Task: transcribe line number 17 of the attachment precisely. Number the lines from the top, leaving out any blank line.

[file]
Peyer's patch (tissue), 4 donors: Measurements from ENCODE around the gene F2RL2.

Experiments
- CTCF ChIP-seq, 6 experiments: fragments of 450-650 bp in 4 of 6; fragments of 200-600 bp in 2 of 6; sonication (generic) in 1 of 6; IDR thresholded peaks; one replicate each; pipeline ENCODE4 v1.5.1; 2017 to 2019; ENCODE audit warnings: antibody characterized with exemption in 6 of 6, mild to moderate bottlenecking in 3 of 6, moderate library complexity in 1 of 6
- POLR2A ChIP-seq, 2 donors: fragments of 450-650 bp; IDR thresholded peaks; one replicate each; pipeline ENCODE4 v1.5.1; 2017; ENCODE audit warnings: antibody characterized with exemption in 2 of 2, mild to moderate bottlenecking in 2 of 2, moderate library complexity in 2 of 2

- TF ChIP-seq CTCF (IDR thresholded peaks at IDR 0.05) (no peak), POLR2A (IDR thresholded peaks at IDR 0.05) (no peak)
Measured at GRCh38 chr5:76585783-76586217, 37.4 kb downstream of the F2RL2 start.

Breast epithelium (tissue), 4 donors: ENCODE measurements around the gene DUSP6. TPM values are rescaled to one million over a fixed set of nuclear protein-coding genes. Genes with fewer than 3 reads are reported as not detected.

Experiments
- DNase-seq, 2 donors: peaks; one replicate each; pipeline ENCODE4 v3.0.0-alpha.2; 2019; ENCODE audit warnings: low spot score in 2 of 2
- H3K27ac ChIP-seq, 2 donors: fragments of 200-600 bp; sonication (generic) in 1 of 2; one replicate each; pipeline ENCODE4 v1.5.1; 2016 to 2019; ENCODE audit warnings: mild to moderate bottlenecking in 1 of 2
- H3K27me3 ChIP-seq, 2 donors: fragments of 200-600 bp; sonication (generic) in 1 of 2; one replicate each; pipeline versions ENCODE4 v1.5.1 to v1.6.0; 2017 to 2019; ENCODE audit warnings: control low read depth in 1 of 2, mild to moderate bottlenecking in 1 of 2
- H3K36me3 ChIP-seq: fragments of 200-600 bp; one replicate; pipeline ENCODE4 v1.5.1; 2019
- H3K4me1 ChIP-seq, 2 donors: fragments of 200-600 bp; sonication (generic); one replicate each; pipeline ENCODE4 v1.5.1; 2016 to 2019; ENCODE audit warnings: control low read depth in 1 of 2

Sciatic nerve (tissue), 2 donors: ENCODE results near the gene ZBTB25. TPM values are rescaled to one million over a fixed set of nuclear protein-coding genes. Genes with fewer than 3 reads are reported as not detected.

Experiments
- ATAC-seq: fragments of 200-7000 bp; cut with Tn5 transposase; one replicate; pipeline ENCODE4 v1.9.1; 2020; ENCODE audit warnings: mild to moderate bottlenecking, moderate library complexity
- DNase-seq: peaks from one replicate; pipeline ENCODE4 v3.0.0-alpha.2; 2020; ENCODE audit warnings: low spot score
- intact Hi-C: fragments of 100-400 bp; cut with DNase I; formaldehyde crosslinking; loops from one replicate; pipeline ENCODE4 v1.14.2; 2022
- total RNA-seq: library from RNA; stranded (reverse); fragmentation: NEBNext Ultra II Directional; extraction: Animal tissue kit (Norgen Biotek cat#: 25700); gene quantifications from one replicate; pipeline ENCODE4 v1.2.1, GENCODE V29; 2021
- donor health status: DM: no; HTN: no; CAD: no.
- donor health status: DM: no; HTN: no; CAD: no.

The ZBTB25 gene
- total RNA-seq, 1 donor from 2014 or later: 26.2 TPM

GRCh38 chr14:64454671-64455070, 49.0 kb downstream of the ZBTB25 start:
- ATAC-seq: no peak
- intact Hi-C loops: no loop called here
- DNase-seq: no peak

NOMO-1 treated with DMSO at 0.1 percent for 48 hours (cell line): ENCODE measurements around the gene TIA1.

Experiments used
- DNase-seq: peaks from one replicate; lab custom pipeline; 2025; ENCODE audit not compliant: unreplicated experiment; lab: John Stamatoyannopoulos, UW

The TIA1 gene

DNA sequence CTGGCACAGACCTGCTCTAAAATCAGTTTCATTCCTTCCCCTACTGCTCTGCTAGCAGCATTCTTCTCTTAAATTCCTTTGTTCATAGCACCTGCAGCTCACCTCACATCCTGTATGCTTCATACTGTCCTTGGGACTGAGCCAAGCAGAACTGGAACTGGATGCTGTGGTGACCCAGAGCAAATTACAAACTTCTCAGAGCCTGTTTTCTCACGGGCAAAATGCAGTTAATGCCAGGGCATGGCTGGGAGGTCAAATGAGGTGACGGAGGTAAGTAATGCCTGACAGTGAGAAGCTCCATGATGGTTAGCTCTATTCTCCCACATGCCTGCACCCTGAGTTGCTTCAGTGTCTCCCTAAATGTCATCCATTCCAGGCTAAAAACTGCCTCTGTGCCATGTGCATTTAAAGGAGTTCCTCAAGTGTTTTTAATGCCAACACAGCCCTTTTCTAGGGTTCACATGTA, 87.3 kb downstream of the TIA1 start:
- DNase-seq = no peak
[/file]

- DNase-seq: peaks from one replicate; pipeline ENCODE4 v3.0.0-alpha.2; 2020; ENCODE audit warnings: low spot score